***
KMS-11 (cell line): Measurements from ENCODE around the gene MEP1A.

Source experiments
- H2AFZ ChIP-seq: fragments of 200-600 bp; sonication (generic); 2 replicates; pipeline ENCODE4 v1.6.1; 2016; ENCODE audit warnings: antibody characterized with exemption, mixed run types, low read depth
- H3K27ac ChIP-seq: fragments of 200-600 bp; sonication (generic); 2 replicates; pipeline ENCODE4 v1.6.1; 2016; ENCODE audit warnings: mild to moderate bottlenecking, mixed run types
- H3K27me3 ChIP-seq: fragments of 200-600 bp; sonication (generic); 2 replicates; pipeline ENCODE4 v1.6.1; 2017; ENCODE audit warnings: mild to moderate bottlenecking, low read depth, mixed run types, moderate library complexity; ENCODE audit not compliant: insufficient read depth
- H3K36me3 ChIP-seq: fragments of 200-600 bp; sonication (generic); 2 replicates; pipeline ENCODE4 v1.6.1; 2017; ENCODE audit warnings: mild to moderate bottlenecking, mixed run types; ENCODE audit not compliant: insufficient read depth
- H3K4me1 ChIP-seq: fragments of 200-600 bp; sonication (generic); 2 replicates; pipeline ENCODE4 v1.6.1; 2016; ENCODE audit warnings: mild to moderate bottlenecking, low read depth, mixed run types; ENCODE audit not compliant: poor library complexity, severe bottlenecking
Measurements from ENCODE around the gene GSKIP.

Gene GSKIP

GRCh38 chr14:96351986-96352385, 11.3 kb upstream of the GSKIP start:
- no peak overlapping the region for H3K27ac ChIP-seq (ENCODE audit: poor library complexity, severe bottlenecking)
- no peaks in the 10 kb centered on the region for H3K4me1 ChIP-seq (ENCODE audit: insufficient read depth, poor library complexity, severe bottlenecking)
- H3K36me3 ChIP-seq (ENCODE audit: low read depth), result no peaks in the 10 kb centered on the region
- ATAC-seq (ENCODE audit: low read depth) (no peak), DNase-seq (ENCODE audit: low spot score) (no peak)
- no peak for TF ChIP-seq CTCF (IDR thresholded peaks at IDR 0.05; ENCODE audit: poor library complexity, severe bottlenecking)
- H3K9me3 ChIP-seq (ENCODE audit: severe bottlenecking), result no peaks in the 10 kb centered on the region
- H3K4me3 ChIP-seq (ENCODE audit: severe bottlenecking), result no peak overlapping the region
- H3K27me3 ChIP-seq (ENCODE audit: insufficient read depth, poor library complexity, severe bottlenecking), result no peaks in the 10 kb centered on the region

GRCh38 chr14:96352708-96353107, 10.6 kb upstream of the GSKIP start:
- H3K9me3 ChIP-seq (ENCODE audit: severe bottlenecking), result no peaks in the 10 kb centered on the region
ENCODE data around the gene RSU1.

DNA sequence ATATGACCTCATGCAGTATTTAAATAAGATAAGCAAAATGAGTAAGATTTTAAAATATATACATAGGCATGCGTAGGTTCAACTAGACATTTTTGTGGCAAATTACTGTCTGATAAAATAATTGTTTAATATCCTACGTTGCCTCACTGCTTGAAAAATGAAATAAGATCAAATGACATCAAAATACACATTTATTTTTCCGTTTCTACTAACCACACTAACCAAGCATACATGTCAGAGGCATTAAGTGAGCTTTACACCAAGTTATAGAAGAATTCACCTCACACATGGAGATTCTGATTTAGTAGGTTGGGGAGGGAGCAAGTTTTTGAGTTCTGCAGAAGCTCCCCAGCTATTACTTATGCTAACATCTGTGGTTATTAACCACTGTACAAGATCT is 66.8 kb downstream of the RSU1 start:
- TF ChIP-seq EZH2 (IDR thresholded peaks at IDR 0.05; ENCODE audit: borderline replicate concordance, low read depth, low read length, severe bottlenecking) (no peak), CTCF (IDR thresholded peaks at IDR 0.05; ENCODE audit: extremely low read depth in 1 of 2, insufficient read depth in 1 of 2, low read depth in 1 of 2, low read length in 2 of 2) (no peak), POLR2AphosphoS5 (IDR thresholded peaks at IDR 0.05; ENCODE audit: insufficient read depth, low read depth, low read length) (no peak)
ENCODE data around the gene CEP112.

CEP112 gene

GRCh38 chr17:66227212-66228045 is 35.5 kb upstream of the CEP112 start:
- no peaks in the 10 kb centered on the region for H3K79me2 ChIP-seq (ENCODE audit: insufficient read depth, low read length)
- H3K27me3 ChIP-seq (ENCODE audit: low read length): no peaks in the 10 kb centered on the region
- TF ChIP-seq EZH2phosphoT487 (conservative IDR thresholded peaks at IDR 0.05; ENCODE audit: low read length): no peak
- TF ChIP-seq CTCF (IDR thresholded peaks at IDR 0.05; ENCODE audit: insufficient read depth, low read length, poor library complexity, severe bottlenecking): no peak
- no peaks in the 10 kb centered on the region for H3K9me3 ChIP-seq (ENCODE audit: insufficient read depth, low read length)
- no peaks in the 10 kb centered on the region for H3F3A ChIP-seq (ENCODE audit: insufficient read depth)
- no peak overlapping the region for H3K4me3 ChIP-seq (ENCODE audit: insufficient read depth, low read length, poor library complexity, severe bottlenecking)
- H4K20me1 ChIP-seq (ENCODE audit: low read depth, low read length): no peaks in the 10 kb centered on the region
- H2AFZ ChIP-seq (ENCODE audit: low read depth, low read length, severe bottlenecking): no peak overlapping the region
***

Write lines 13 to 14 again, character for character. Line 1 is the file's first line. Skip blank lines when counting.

- H3K36me3 ChIP-seq (ENCODE audit: low read depth), result no peaks in the 10 kb centered on the region
- ATAC-seq (ENCODE audit: low read depth) (no peak), DNase-seq (ENCODE audit: low spot score) (no peak)